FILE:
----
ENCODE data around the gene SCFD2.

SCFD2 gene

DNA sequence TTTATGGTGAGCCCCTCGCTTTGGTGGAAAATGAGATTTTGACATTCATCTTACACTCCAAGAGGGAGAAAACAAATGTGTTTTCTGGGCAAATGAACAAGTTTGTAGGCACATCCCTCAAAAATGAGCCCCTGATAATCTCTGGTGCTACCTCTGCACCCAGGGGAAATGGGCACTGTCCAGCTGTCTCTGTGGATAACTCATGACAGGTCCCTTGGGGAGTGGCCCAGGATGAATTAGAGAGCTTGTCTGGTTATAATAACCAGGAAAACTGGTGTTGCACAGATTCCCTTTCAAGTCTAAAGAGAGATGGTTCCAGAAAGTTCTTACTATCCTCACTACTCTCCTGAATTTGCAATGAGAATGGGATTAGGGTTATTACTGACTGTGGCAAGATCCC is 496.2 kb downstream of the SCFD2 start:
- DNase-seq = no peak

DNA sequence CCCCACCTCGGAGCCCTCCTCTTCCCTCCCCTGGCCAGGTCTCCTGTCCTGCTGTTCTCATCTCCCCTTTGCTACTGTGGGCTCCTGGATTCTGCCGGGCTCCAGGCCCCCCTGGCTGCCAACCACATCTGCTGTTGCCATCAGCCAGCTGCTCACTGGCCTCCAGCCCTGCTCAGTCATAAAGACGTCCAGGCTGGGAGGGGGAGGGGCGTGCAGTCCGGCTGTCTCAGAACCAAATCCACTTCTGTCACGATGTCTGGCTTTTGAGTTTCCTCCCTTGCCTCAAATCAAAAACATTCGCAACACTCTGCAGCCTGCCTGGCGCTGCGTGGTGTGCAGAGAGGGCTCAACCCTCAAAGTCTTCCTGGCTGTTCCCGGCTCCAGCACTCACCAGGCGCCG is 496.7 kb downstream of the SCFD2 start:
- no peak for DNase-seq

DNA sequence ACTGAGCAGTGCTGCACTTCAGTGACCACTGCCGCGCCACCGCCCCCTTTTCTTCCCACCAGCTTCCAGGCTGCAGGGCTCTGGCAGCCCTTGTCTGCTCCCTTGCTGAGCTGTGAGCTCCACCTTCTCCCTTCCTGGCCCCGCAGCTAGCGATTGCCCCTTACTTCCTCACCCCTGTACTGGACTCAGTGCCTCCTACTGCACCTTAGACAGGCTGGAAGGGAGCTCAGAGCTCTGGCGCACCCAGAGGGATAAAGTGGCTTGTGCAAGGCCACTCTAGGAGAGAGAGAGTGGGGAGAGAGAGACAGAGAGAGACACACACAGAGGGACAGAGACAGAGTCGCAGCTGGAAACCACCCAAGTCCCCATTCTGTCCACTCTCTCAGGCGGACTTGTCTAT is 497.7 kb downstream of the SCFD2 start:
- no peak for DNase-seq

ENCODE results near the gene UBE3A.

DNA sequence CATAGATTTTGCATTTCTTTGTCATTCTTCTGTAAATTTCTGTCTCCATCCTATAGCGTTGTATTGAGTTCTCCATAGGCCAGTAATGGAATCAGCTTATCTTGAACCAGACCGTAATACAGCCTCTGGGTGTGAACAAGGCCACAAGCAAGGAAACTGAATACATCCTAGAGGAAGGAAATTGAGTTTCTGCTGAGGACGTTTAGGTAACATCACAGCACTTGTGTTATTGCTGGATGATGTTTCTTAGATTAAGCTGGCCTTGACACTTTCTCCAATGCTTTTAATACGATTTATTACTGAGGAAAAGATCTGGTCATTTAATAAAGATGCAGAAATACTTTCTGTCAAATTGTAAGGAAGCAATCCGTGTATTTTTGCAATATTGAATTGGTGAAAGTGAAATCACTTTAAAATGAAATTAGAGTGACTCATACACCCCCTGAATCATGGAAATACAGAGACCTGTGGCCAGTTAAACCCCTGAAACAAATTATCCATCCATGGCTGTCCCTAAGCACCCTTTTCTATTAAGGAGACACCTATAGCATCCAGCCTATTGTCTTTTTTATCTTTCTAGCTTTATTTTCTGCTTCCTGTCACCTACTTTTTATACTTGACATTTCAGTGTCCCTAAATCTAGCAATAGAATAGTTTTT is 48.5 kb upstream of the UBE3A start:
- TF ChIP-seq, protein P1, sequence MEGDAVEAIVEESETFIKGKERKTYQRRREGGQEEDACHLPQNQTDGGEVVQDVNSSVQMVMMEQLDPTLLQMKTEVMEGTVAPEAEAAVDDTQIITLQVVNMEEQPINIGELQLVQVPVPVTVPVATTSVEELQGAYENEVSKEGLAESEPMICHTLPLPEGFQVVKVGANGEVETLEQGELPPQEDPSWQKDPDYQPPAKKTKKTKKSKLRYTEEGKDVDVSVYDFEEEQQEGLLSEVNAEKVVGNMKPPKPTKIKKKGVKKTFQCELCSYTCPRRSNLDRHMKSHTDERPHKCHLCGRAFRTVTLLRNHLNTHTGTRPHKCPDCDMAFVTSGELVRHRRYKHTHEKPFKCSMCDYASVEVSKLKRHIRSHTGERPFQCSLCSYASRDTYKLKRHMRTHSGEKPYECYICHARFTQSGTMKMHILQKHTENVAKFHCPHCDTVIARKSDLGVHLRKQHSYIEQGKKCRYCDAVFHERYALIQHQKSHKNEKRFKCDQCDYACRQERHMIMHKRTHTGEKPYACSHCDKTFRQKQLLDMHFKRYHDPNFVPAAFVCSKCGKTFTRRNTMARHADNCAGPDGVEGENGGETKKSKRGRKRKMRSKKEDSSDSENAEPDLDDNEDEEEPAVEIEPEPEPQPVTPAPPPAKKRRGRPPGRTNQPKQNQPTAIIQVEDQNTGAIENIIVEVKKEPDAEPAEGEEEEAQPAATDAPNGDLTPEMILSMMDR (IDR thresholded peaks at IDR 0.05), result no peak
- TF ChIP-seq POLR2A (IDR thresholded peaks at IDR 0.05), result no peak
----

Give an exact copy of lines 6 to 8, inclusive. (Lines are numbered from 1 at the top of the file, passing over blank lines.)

- no peak for DNase-seq

DNA sequence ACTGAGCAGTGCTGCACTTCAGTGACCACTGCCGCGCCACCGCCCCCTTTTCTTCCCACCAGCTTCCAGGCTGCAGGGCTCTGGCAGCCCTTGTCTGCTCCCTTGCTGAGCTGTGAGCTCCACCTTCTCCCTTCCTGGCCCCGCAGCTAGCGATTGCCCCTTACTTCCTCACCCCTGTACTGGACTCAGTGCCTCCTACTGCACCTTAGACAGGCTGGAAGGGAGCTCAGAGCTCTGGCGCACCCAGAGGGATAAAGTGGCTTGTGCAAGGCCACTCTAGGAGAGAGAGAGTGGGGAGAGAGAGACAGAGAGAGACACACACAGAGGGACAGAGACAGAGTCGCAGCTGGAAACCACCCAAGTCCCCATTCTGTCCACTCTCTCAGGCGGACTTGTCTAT is 497.7 kb downstream of the SCFD2 start:
- no peak for DNase-seq